Most people love their cell phones. In fact, many people can’t put them down.
In the old days of nursing though, nurses didn’t have a technological leash to keep them connected throughout their entire shift. Thanks to cell phones, a nurse can be elbows deep in a bed sore and get interrupted.
However, that’s a bit cynical, though not untrue. Cell phones do make it easier for nurses to enhance communication among the disparate parts of the medical team, and that makes them useful.
If only they were not such a distraction! Here are a few of the typical calls nurses receive on their cell phone during any given shift.
Patients calling for help
Some facilities give patients their nurse’s cell phone number and some do not. There are pros and cons to this.
On the plus side, a patient can immediately inform a nurse of a medical problem or let them know if they need toileted before getting out of bed and risking a fall. The huge con is that it can be abused.
Patients can call for water, fluffed pillows, and merely because they are bored. This can definitely take away from a nurse’s ability to get their job done.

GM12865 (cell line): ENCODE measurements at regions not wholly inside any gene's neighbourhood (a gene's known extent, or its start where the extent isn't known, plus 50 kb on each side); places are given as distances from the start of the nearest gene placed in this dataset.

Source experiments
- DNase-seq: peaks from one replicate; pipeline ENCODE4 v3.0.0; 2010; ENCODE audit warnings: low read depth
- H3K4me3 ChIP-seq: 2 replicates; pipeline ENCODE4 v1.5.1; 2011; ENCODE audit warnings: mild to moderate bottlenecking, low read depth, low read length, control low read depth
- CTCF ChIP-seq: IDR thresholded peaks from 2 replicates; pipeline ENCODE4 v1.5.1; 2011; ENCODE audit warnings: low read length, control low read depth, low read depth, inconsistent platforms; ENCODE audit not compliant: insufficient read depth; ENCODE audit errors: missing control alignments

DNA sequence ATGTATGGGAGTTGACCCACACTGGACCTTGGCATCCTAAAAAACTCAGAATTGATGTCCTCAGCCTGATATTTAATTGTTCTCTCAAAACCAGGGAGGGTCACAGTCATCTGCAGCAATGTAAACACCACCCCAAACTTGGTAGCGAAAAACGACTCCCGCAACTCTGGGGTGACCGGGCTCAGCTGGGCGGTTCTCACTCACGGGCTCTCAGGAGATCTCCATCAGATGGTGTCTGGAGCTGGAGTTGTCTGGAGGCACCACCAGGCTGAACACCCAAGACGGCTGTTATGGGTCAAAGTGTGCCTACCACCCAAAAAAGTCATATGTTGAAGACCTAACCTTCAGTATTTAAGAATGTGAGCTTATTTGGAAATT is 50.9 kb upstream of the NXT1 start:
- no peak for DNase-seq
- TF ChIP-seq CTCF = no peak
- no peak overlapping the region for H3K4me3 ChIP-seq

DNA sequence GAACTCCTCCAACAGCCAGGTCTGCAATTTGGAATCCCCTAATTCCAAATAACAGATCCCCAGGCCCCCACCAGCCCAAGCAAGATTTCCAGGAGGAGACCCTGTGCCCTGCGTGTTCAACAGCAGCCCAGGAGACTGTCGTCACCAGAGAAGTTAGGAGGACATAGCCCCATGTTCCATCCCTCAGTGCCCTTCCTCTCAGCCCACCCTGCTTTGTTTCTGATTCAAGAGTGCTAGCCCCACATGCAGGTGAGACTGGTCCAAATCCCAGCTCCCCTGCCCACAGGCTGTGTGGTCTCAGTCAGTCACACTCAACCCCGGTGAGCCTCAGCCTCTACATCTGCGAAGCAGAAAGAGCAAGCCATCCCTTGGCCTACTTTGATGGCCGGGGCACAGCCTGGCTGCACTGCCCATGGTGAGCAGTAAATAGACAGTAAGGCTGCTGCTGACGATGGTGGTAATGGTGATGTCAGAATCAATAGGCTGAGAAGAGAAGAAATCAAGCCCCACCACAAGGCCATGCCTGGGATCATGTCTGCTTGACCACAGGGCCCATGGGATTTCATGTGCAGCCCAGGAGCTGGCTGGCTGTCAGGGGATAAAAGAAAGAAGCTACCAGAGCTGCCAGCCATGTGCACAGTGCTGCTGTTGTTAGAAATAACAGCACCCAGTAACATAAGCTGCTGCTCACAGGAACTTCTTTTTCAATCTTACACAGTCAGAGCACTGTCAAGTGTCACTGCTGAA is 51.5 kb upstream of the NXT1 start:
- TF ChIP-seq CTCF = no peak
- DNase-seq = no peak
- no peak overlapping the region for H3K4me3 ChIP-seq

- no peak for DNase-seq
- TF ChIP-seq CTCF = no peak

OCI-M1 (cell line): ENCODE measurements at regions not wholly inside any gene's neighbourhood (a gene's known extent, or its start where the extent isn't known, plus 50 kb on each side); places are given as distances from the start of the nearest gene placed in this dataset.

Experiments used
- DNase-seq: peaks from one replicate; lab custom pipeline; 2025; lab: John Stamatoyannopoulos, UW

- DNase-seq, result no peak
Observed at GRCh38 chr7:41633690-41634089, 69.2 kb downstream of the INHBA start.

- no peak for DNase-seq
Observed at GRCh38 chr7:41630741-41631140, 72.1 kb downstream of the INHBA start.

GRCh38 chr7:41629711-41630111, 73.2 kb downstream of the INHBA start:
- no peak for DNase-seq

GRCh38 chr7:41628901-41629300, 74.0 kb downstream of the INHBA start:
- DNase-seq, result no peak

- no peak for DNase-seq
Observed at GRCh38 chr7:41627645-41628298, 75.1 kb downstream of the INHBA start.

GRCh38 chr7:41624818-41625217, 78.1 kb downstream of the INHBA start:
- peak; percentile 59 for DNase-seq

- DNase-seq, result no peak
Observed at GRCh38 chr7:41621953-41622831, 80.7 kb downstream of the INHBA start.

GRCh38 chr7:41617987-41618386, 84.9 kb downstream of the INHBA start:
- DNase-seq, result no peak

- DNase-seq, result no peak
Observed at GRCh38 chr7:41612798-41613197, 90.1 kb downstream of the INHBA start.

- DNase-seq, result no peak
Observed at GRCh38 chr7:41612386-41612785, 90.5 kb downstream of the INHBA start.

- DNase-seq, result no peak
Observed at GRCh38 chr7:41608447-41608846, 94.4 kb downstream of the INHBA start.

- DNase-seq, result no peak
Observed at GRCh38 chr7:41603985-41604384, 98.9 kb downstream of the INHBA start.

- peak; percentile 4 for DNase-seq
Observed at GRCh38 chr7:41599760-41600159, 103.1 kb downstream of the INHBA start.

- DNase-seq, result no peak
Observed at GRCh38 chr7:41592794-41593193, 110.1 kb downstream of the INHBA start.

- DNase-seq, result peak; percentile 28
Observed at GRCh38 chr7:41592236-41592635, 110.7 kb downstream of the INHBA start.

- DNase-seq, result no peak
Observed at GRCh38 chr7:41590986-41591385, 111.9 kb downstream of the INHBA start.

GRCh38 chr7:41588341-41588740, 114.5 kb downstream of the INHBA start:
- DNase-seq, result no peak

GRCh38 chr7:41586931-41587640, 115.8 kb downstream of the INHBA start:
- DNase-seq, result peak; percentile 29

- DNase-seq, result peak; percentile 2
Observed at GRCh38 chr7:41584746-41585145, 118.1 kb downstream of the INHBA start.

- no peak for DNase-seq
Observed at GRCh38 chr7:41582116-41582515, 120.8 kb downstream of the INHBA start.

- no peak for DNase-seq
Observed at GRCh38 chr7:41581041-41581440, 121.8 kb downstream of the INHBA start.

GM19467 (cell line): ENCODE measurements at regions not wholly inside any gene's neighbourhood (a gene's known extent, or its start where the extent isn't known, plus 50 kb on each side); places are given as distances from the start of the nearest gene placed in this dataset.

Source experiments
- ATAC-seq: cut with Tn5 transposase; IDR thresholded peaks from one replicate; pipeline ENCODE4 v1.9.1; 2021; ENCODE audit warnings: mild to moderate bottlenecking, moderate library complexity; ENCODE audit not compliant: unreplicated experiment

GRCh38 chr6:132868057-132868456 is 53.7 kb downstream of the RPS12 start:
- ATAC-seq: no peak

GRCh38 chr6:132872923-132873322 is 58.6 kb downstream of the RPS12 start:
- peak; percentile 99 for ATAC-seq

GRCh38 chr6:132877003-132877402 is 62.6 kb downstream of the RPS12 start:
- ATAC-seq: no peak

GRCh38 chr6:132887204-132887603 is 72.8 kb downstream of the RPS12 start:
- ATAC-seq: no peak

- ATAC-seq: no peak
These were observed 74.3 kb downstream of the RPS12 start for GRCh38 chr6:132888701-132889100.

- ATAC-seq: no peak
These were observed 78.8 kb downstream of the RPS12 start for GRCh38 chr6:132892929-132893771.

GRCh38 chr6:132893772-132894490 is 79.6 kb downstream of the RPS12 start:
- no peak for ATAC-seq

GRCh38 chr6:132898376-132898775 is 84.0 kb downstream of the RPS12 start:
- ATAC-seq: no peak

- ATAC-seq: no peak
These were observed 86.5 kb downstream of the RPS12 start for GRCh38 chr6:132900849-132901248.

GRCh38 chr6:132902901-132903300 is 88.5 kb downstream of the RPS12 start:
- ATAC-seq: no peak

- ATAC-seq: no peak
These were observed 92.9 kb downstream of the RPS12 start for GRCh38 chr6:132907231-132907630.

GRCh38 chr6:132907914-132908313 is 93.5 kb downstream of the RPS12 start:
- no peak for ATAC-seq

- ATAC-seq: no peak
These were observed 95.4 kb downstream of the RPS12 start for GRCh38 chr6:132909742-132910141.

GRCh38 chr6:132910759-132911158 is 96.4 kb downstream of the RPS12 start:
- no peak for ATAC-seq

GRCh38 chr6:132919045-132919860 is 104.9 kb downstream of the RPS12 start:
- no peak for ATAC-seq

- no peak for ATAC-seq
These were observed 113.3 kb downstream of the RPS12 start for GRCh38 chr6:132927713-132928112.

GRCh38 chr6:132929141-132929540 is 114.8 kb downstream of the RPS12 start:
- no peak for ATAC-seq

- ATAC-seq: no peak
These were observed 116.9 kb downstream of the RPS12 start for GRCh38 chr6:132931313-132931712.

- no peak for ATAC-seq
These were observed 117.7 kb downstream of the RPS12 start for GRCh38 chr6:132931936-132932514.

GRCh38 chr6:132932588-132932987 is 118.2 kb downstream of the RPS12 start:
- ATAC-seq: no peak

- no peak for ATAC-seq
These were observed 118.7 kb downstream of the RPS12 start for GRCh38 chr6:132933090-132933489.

Family calling for information
This use of the cell phone certainly happens and it is disruptive at times. All family members deserve to know about their loved one’s condition provided they are the family contact.
However, they can call at really bad times. Of course, they don’t know they have called at a bad time, but most family members expect some answers.
The problem with the cell phone is that you can’t put these calls on hold. You can keep the call at the desk if you, for instance, finish inserting that foley.
When it rings, you are almost compelled to answer, and that takes away from the care of other patients. Family members may want to chat, as well, and this is another reason why having the call forwarded to another place is preferable to a cell phone.
Doctors returning calls
Perhaps the only legitimate reason for carrying a cell phone is for receiving doctor call backs. Usually, nurses are waiting impatiently for the call and the docs are waiting impatiently to get off the phone.
It can still be an interruption, but it is one that is necessary and can not be put off until you are done with a procedure. You need your orders now.
In the end, cell phones and nurses are a double edged sword. Yes, they improve communication and continuity of care, but they also interrupt treatment and that can be dangerous.
A nurse divided tends to be not as effective as a nurse who can focus on one or two tasks. Unfortunately, nursing is about multitasking to an extreme, and cell phones only make this situation worse.